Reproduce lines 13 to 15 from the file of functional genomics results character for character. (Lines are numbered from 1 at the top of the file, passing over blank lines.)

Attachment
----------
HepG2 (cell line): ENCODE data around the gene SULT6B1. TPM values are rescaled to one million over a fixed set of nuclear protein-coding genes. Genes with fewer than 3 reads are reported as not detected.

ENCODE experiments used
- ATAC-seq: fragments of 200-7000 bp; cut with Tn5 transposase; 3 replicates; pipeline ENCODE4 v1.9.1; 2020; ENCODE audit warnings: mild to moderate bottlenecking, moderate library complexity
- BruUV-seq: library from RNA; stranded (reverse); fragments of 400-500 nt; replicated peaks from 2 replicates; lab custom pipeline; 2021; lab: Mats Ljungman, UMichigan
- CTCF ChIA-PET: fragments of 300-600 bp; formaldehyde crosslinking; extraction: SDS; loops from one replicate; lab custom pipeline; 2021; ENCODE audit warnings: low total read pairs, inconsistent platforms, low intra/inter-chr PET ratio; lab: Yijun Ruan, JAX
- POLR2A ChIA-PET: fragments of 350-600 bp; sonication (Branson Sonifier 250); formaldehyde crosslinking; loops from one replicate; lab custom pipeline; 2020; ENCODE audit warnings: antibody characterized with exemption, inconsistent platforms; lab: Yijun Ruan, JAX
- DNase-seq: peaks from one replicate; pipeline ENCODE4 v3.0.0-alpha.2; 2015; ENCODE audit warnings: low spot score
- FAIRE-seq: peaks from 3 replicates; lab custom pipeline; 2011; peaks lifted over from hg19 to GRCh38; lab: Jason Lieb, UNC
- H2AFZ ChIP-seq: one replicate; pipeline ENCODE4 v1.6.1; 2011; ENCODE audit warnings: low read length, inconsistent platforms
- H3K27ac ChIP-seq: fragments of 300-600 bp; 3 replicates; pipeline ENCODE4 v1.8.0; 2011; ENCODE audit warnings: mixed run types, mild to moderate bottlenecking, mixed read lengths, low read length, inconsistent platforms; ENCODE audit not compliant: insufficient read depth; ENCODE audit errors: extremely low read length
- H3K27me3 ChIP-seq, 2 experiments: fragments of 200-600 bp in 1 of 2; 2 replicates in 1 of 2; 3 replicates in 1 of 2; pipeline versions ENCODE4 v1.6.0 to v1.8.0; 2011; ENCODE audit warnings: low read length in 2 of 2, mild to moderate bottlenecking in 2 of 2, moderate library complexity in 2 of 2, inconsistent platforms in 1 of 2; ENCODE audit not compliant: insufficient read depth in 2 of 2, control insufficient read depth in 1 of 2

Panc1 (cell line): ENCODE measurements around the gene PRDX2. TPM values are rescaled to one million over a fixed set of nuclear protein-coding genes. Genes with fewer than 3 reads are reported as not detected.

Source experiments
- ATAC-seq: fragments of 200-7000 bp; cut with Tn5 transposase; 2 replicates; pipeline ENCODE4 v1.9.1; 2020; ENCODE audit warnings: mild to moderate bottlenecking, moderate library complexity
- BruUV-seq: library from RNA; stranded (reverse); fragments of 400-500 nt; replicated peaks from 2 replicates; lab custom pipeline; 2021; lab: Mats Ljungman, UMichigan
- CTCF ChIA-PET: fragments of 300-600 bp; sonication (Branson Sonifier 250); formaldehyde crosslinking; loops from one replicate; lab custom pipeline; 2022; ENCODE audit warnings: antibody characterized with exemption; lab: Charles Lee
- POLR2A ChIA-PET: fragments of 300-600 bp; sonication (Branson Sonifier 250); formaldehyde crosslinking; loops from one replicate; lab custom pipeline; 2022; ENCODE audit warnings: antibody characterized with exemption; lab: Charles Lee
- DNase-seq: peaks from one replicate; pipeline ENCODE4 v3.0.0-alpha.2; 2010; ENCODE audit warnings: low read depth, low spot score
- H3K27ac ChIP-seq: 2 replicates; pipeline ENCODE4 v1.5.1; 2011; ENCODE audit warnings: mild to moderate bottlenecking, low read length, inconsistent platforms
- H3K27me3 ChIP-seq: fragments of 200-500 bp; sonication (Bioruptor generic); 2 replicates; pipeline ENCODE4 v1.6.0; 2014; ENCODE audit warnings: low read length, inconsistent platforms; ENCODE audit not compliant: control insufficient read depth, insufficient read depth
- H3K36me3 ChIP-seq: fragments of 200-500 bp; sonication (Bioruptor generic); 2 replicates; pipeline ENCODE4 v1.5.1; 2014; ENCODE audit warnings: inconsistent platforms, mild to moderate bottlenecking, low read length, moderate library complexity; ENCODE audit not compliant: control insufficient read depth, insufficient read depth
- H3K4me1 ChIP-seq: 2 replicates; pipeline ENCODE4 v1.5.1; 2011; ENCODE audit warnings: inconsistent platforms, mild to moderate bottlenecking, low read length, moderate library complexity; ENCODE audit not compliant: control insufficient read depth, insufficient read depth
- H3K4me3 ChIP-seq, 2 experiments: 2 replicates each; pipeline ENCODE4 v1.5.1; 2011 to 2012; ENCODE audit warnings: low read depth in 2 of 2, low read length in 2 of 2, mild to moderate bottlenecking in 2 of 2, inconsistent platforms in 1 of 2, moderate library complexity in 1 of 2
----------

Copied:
Source experiments
- ATAC-seq: fragments of 200-7000 bp; cut with Tn5 transposase; 2 replicates; pipeline ENCODE4 v1.9.1; 2020; ENCODE audit warnings: mild to moderate bottlenecking, moderate library complexity
- BruUV-seq: library from RNA; stranded (reverse); fragments of 400-500 nt; replicated peaks from 2 replicates; lab custom pipeline; 2021; lab: Mats Ljungman, UMichigan